Susan Smith has worked as an editor and writer in the technology industry for over 16 years. As an editor she has been responsible for the launch of a number of technology trade publications, both in print and online. Currently, Susan is the Editor of GISCafe and AECCafe, as well as those sites’ … More »
New APIs from Exelis for Weather Forecasters and Others
April 23rd, 2015 by Susan Smith
I’ve often thought that weather prediction was the only profession where the professionals could be wrong 90% of the time and still get paid a good salary. Perhaps the new application program interfaces from Exelis will change all that for the future of weather and meteorology.
GISCafe Voice spoke with Brian Bell, Exelis Helios product manager last week about Exelis’ release of three new application program interfaces (API) for weather forecasters, product managers and enterprise logistics operations managers. The APIs make it easy and convenient to access information products from the Helios™ platform and are delivered directly into their applications and systems.
“I’ve working with meterology for almost a decade applying geospatial perspectives to it,” said Bell. “The biggest things when it comes to weather observations is that it’s just not enough. 2011 was a year when everything that could go bad did go bad. 14-15 severe storms occurred, each with economic damages that totaled over $1 billion. At that point the weather enterprise looked at itself and said we’ve invested billions of dollars in all kinds of observation assets and we have a plethora of observation assets, why is this still happening? People in weather enterprise need more eyeballs on the ground. The citizenry of our country has always been concerned about weather. Originally their interest was for agriculture, but now the interest extends to the new types of concerns we face.”
Helios provides information products for companies and organizations that need accurate and timely weather conditions for validation, incorporation into commercial offerings, or as actionable information for real-time decision-making within their enterprises.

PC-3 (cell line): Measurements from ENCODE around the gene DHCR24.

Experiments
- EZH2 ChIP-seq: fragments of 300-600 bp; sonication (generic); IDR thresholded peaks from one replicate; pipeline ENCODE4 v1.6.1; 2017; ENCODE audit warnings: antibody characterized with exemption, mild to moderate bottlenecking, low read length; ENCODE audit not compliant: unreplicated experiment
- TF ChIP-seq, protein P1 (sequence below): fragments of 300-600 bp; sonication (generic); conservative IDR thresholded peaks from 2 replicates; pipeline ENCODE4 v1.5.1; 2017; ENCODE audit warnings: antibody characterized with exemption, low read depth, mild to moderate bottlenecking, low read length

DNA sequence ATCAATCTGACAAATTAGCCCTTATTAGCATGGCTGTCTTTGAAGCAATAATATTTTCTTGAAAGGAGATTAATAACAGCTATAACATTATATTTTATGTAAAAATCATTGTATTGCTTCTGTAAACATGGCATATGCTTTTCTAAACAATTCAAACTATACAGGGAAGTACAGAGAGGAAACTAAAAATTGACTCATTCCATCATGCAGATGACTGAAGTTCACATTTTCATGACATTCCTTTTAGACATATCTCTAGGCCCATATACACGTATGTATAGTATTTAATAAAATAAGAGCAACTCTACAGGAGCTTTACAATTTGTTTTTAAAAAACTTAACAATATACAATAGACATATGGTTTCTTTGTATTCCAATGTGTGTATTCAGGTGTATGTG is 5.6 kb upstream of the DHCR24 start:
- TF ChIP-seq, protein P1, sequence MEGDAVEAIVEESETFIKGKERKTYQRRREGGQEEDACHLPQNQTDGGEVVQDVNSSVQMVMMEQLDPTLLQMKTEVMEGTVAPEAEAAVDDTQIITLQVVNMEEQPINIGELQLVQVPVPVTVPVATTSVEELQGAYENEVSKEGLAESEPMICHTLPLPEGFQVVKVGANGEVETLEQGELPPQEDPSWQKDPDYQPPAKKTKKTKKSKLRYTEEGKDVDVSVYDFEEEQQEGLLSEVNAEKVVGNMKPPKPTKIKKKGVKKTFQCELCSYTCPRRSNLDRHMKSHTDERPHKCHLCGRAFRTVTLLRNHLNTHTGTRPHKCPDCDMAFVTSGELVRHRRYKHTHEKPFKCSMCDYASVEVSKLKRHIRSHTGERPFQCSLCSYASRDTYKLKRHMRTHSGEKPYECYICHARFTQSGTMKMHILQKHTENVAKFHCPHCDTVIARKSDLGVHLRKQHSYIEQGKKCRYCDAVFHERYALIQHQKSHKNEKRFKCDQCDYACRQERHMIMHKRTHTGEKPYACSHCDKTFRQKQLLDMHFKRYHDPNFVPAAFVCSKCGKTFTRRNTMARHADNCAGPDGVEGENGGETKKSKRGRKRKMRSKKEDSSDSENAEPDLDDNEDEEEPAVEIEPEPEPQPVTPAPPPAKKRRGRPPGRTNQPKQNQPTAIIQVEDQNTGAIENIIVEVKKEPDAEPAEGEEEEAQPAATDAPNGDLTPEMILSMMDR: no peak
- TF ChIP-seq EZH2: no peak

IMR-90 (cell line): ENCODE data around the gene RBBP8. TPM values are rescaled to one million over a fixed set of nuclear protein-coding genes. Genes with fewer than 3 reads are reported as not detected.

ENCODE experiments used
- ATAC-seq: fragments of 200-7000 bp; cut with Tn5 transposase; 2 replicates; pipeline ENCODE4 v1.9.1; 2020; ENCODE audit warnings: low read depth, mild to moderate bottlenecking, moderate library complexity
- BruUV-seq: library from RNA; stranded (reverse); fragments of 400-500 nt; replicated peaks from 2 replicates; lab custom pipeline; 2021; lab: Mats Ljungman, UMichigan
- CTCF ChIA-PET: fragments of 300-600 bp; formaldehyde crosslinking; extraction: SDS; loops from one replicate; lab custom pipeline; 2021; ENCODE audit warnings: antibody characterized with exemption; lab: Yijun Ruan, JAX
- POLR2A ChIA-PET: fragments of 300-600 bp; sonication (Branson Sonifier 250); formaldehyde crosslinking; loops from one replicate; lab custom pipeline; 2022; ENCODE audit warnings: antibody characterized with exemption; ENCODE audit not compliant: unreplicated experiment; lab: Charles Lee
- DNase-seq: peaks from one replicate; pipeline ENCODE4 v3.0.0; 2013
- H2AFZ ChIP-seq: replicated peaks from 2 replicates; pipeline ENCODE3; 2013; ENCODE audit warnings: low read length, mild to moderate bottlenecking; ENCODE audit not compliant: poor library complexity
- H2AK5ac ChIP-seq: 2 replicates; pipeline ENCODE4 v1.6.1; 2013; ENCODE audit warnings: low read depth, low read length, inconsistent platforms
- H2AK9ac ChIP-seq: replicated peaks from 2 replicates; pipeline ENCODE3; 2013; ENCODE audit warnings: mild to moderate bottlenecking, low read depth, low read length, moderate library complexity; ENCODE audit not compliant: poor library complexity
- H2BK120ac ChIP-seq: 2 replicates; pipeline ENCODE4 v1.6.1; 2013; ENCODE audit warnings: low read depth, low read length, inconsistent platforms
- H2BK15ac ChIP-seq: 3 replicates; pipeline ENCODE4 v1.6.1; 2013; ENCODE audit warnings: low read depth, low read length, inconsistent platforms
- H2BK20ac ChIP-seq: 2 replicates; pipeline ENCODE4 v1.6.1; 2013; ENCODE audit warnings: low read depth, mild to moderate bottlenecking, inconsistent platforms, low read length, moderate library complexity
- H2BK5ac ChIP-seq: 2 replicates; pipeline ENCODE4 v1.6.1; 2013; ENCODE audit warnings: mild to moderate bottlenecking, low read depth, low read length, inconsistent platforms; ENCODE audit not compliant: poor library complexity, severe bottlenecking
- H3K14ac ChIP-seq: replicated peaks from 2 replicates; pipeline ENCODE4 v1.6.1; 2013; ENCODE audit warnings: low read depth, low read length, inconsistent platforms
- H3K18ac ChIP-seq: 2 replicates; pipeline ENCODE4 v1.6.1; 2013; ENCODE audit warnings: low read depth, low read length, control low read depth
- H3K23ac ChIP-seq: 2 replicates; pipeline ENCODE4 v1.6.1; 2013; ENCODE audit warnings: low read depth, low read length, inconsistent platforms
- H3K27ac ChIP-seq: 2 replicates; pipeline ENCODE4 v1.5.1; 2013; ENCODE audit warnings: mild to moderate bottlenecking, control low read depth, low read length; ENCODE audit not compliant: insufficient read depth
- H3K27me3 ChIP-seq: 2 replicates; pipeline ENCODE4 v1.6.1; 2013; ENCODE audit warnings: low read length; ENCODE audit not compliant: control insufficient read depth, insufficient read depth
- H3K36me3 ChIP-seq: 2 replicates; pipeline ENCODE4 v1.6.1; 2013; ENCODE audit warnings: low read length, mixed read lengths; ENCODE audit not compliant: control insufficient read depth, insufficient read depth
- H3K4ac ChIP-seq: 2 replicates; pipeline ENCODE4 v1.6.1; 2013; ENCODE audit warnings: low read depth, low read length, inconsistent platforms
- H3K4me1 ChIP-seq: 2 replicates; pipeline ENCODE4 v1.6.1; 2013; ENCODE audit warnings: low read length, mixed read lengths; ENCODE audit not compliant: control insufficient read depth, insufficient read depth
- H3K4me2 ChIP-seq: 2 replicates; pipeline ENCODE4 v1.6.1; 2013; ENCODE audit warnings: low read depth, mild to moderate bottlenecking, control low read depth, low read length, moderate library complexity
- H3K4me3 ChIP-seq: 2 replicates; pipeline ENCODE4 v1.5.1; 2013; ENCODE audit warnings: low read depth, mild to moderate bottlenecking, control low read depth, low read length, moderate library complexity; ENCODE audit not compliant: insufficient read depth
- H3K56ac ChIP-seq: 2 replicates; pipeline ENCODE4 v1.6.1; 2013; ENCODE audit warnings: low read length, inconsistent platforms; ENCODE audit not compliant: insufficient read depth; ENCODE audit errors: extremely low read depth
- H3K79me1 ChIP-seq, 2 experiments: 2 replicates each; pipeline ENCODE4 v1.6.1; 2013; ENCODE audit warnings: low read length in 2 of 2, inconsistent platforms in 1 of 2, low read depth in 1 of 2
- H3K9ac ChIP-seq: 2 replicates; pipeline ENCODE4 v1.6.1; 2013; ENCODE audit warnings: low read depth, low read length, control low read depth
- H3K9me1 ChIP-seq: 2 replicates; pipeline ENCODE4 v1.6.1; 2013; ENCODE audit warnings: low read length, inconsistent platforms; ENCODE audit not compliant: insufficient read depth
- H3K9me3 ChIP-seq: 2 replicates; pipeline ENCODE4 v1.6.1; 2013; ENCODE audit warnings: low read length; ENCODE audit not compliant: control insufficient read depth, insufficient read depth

“We’ve aggregated 30,000 plus cameras, primarily from the Departments of Transportation (DOTs) but all in the public sector,” noted Bell. “We’ve actually used an Exelis core competency that is image science or analytics, so now we take those image frames to detect weather conditions, things like, is the visibility poor, is it changing, are the roads wet, is it raining, and we’re looking at snow and ice on the roads too.”
Helios data is part of a data set that the weather enterprise can actually use, that complements the existing three sources of data–-Radar, satellite and fixed assets located at airports. With this new data, they can actually provide new products and services.
Helios is not a forecasting tool, but it does provide observations that would initialize forecast models, for those customers in the forecasting business.
Specific geospatial data accessed in Helios are imagery, latitude and longitude of their observations and direction that observation is being taken at the time.
Bell predicts that some day these types of assets will actually be on vehicles, so they will become as important as sensors and third party apps in cars, potentially with cameras mounted on the cars. “We will be able to track vehicles and track the observations at the same time, giving you almost three of the four dimensions of spatial data.”
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